Growing up on Durham’s West End, Duke Senior Neighborhood Coordinator Mayme Webb-Bledsoe heard all the time that she needed to learn more about Pauli Murray, needed to read Pauli Murray’s book and take a lesson from her story. A few decades later, as the Pauli Murray Project takes form, she said the rest of Durham seems to be catching on.
“I can’t tell you how long people have been trying to lift up Pauli Murray and her story over the years and haven’t been able to gain any traction,” said Webb-Bledsoe, who facilitates the Southwest Central Durham Quality of Life Project (QOL). The change has come in just the past few years, as QOL has partnered with Duke’s Center for Documentary Studies and other groups to create community mural projects, exhibits and documentaries in celebration of Durham’s unsung heroes, particularly Pauli Murray.
“I think using the arts and the power of the documentary has allowed people to finally champion Pauli Murray’s past and allowed the community to take pride,” Webb-Bledsoe said. “And that sense of pride helps us sustain our work.”
QOL’s emphasis on celebrating its neighborhoods’ histories and traditions marked the beginning of what is now the Pauli Murray Project, housed in Duke’s Human Rights Center and headed by Barbara Lau. The project launched its website this month; it will launch an online interactive map of Durham civil rights history on December 1; and it’s sparked in the last week alone a Pauli Murray lecture by Dr. Beverly Guy-Sheftall, Pauli Murray book reports in the Lyon Park afterschool program, and a Pauli Murray Birthday Party in celebration of the Durham native’s life and legacy.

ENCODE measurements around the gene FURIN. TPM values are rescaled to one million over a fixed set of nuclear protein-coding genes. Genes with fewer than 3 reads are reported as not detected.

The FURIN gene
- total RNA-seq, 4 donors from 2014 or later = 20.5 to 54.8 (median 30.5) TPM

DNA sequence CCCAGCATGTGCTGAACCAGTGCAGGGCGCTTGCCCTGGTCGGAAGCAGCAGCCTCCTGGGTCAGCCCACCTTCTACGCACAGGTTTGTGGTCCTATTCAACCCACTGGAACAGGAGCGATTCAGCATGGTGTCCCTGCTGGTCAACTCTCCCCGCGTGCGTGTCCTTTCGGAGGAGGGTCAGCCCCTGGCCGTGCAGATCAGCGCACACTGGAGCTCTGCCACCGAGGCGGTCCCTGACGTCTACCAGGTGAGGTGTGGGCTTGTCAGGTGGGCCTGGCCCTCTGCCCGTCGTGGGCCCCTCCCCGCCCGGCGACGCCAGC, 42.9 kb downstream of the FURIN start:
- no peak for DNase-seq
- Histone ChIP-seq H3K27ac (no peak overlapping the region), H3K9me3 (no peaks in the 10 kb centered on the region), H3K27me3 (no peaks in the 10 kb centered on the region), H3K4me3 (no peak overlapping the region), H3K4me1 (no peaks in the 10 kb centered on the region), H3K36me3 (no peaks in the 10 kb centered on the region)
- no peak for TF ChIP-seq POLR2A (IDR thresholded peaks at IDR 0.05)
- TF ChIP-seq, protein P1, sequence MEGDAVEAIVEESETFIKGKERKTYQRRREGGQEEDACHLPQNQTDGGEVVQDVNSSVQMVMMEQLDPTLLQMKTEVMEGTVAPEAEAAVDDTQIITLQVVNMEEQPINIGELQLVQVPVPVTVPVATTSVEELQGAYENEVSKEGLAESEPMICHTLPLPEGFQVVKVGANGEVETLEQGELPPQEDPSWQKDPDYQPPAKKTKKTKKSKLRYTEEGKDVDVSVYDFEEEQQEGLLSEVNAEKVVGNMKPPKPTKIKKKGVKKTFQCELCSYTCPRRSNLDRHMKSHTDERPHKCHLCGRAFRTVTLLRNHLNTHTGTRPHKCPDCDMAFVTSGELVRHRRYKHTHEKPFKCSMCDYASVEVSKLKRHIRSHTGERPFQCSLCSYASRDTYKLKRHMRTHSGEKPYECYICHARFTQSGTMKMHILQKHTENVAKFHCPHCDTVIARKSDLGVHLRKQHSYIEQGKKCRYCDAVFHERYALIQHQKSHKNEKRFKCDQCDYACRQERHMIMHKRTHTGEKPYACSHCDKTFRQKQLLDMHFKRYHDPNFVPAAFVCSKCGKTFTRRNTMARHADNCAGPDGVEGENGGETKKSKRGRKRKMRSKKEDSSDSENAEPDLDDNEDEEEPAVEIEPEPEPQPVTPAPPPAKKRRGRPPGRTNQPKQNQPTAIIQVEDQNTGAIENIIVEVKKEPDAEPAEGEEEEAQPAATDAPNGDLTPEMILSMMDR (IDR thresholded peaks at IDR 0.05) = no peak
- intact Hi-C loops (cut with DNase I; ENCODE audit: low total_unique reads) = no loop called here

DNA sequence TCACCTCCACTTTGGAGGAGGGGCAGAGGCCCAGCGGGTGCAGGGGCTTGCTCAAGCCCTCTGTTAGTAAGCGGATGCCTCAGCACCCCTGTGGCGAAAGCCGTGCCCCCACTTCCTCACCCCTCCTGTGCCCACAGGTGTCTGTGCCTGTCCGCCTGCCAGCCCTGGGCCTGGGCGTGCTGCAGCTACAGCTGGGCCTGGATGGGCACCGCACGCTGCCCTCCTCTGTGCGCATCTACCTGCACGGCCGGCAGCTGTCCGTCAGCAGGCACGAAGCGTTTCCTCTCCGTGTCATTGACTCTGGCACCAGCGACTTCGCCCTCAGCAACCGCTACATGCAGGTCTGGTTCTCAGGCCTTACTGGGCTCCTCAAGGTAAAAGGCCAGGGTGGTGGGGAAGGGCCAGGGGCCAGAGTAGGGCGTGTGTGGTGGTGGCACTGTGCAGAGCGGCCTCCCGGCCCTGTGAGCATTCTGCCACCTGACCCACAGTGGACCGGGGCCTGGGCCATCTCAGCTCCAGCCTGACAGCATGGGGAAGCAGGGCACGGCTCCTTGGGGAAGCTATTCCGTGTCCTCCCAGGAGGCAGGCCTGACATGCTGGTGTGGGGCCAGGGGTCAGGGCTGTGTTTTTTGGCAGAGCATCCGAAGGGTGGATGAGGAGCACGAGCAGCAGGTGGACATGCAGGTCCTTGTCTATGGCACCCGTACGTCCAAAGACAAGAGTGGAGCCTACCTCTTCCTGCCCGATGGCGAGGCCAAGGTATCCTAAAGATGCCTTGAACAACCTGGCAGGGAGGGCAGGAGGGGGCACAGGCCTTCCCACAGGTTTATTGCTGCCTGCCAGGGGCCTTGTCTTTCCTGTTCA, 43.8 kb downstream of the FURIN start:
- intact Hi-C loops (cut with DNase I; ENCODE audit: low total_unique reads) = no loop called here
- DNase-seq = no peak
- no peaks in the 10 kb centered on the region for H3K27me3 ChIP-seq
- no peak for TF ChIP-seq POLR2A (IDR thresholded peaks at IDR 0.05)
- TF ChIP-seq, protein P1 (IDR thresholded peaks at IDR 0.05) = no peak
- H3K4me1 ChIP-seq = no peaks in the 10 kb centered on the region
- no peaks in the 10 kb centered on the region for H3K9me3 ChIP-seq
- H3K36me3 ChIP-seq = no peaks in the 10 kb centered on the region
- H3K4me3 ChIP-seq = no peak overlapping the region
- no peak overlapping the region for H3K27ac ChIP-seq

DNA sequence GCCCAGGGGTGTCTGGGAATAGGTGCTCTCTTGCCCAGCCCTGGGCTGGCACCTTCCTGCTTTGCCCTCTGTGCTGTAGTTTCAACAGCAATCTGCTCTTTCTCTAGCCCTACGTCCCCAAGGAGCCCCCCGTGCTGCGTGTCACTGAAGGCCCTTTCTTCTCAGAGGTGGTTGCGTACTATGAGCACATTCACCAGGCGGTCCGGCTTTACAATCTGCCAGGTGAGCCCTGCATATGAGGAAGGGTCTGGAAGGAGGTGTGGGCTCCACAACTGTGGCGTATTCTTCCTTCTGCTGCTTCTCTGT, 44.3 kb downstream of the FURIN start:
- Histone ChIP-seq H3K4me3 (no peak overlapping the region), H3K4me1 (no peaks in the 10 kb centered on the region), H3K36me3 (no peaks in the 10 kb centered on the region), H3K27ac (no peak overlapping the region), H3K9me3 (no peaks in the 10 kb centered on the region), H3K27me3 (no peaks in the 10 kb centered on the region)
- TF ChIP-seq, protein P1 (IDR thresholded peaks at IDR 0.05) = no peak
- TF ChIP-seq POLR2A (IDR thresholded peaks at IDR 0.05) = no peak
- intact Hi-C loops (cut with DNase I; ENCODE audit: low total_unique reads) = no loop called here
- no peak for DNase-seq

Raised in Durham’s West End by her aunt, Murray graduated at the top of her class from Hillside High School and spent the rest of her life breaking barriers of race and gender as a lawyer, a professor, an activist, a poet and a priest; the Pauli Murray Project seeks to activate that history for social change.
The concept is a familiar one for QOL, which uses local history and traditions to provide a context for more nuts-and-bolts community efforts such as economic development, affordable housing and nonprofit support. An example lies in the housing development on the West End developed by QOL and partners — the street is Pauli Murray Place, and off of it is Proud Shoes Park, named after one of Murray’s books.
That’s where Lyon Park afterschool student Temani Parker first heard of Murray.
“I learned about her when I saw the name of the street, and I looked her up,” said Parker, who made a poster and wrote a report about Murray. “She succeeded a lot. It’s kind of an impact on us to make us do better.”
Webb-Bledsoe said she’s seen how that kind of connection to place and history can inspire meaningful progress.
“We have to know who our heroes are, why this land and this community are worth fighting for,” she said. “What Pauli Murray was fighting, those are the same things we’re fighting today. We have to see those examples in front of us, where we can see life is a struggle but we can make it happen.”